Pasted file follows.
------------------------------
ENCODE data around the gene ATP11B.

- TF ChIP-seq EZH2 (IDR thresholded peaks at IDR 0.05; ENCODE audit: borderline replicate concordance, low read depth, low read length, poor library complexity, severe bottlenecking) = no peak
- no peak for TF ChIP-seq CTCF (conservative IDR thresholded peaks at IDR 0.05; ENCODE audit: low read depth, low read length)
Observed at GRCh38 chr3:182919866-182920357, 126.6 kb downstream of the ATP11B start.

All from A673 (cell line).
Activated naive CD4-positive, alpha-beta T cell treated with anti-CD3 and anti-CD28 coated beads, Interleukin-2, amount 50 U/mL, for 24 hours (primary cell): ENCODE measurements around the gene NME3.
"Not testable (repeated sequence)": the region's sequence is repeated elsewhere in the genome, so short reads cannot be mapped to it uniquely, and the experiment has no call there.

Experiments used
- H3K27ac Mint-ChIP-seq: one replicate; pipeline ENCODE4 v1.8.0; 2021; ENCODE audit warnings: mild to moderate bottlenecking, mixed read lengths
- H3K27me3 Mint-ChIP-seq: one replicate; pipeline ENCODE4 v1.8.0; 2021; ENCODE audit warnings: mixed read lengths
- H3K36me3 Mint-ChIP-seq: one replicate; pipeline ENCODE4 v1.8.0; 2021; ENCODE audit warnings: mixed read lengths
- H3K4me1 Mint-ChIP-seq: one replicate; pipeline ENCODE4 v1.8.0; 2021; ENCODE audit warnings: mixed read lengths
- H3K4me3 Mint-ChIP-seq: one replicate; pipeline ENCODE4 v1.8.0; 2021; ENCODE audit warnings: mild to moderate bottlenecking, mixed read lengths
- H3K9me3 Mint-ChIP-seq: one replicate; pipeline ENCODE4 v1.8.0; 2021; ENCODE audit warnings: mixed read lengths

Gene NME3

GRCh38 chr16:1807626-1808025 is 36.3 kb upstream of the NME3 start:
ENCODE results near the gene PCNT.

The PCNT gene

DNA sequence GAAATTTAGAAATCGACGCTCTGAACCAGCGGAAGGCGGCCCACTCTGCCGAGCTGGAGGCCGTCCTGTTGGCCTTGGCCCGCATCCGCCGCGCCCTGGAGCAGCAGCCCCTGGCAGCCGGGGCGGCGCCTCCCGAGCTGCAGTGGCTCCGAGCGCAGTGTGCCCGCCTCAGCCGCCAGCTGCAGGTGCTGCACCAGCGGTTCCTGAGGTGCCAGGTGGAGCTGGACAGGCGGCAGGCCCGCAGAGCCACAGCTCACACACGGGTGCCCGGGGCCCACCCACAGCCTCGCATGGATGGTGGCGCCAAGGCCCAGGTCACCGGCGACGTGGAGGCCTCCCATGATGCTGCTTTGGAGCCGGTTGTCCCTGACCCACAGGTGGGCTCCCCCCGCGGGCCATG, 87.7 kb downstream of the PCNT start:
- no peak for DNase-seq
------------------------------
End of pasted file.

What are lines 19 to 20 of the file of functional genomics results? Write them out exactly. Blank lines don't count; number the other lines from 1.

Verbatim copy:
DNA sequence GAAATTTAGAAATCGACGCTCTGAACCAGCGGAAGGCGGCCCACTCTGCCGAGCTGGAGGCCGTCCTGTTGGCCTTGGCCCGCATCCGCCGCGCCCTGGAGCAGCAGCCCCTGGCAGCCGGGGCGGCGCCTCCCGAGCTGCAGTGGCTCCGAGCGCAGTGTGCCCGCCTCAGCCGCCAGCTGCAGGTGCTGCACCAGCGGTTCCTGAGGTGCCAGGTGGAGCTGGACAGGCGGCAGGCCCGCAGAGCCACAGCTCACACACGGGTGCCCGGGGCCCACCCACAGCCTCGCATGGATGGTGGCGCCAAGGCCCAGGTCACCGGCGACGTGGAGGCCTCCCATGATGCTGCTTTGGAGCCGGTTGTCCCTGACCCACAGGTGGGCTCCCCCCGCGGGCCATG, 87.7 kb downstream of the PCNT start:
- no peak for DNase-seq